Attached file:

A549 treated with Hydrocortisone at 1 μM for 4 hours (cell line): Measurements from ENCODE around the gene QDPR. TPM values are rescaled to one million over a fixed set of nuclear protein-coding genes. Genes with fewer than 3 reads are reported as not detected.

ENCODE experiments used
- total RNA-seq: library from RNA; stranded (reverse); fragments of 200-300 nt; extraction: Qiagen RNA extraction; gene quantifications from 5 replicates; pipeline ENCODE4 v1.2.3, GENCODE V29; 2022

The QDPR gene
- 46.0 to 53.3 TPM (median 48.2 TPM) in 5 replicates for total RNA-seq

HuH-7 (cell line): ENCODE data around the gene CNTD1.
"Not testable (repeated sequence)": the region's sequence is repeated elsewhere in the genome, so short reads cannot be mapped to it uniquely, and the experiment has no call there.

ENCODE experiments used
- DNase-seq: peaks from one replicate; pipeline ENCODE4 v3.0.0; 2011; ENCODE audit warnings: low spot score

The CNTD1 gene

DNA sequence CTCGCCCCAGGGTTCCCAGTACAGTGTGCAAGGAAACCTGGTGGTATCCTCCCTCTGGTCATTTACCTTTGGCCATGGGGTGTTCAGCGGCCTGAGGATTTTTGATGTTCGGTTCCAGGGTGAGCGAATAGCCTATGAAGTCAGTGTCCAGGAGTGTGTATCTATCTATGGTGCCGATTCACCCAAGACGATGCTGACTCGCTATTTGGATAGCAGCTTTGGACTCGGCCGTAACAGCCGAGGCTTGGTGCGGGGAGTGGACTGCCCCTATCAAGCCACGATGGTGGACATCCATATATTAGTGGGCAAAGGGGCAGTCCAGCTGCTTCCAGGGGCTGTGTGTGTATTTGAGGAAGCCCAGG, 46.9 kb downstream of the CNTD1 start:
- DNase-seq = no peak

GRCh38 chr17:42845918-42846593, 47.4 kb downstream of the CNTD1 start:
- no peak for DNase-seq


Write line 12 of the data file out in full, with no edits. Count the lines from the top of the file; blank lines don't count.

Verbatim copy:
- DNase-seq = no peak